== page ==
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Honda F1 goes 400 kph (248 mph) at Bonneville


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#101 le chat noir

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Posted 24 July 2006 - 14:33

I really don't think pulling up close to the pits (did they even have pits?) was a great help.

Anyway, as we're still on speed records, I found the Toyota speed record much more interesting. It wasn't set for an F1 car, but for any car. It is the fastest car. Indoors. It beat some crappy four door thing by about 8mph! Its tyres wouldn't grip to the concrete as well as the compact at the excel centre.

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#102 Franklin Ratliff

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Posted 24 July 2006 - 14:40

Originally posted by Melbourne Park
With all the fuss, Honda didn't make their own imposed 400 KMH two way time, again.

This attempt feels like a flat tyre to me.

I wonder though, how an '80s Turbo era F1 car would do: it likely would easily break the 400KHM barrier, since side grip is not required (which is what makes an F1 car so fast), and the turbo 1.5 litre engines would dance along quite nicely at altitude.

What the heck are Honda bothering with this stuff for?


The Honda F1 team set a new FIA record for the AII-8 class (special construction, normally aspirated, 2 to 3 liters), breaking the record set nineteen years ago by Jeff Nish's streamliner. Their one-way speed of 400.9 kph equaled the fastest speeds run at Bonneville by an SCTA normally aspirated gas lakester of the same displacement.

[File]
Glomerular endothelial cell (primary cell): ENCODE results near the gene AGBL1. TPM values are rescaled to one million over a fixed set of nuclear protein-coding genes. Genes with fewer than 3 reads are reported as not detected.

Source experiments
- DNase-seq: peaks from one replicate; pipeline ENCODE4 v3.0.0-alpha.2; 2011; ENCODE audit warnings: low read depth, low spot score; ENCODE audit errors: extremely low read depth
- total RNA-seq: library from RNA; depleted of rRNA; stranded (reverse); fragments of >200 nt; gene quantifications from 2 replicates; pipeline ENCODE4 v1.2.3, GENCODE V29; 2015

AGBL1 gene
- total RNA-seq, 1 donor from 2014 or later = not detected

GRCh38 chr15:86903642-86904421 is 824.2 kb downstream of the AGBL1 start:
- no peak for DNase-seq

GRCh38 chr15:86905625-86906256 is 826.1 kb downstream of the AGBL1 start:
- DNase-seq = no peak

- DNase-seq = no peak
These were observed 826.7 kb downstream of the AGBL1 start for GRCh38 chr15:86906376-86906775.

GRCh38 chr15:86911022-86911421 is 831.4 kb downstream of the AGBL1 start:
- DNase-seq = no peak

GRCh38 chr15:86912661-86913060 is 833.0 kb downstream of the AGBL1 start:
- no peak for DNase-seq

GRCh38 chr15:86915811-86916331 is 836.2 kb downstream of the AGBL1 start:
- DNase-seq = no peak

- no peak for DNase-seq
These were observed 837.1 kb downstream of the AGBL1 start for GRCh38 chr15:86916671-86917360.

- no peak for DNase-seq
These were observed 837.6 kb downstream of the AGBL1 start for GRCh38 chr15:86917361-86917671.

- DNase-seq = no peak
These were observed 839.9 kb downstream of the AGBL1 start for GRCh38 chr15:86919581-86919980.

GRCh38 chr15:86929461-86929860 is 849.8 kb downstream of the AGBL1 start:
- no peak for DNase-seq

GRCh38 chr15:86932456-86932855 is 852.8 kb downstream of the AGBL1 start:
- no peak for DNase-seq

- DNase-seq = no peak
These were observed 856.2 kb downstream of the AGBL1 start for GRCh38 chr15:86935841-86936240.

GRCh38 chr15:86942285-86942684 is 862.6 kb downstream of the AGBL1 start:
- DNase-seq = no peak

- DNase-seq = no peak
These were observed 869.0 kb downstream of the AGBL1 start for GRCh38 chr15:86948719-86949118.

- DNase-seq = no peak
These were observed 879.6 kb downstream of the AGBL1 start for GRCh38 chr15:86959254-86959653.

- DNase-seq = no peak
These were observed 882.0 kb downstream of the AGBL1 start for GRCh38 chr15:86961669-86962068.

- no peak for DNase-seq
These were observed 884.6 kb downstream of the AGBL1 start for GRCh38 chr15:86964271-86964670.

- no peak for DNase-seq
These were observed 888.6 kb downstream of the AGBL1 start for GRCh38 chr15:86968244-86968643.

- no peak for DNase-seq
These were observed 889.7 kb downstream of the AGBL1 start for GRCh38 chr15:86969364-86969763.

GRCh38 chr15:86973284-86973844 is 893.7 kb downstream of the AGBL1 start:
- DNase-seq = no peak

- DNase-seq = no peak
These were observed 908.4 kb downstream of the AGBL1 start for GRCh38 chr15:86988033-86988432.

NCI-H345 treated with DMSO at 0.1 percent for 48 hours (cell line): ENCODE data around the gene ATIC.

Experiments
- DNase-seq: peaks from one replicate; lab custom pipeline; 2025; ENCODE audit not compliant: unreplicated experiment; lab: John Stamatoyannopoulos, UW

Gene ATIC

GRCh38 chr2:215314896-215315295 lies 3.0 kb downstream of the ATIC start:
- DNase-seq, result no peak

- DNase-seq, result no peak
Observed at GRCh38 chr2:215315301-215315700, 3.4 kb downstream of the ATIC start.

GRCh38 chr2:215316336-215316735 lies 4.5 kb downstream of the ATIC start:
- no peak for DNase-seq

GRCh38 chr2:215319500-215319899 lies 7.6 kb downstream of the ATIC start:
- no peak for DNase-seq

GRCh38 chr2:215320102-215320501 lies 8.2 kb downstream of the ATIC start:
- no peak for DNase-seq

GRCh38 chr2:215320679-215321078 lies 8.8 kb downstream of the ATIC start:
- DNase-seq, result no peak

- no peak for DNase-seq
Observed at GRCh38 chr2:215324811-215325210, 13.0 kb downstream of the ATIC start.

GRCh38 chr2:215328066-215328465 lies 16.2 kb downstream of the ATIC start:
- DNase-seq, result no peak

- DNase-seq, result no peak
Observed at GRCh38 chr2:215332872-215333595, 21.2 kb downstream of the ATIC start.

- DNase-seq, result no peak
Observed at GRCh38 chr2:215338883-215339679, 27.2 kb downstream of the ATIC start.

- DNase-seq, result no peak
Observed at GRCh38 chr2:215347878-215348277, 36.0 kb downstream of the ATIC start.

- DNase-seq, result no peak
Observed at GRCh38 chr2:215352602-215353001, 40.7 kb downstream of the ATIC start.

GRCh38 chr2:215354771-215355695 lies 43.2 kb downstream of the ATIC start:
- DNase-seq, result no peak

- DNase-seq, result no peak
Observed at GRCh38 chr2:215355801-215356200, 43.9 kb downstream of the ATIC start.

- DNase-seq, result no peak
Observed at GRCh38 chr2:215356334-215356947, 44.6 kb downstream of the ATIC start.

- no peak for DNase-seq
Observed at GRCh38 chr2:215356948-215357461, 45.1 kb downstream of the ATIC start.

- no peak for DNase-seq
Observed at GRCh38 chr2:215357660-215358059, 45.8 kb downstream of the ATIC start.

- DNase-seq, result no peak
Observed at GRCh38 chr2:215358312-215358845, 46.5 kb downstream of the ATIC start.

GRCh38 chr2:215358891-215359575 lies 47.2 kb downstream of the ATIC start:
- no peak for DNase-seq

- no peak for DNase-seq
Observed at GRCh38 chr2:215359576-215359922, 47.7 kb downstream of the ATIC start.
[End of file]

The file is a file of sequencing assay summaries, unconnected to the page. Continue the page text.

#103 le chat noir

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Posted 24 July 2006 - 14:49

Originally posted by Franklin Ratliff


The Honda F1 team set a new FIA record for the AII-8 class (special construction, normally aspirated, 2 to 3 liters), breaking the record set nineteen years ago by Jeff Nish's streamliner. Their one-way speed of 400.9 kph equaled the fastest speeds run at Bonneville by an SCTA normally aspirated gas lakester of the same displacement.


Does "equaled the fastest speeds" indicate that they were able to replicate on the return run, while Honda were not?

#104 Spunout

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Posted 24 July 2006 - 15:01

The Honda F1 team set a new FIA record for the AII-8 class (special construction, normally aspirated, 2 to 3 liters), breaking the record set nineteen years ago by Jeff Nish's streamliner. Their one-way speed of 400.9 kph equaled the fastest speeds run at Bonneville by an SCTA normally aspirated gas lakester of the same displacement.



What exactly is the point of comparing cars designed for circuit racing to streamliners?

I know you are here for one reason: to how us F1 fans the superiority of (American) speed record "cars", but even you must understand F1 cars aren´t designed for maximum top speed - starting from open wheels, wings, etc.

Once Jeff Nish´s streamliner breaks Monaco lap record, then we will be impressed.

#105 Franklin Ratliff

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Posted 24 July 2006 - 15:51

Originally posted by Spunout


What exactly is the point of comparing cars designed for circuit racing to streamliners?

I know you are here for one reason: to how us F1 fans the superiority of (American) speed record "cars", but even you must understand F1 cars aren´t designed for maximum top speed - starting from open wheels, wings, etc.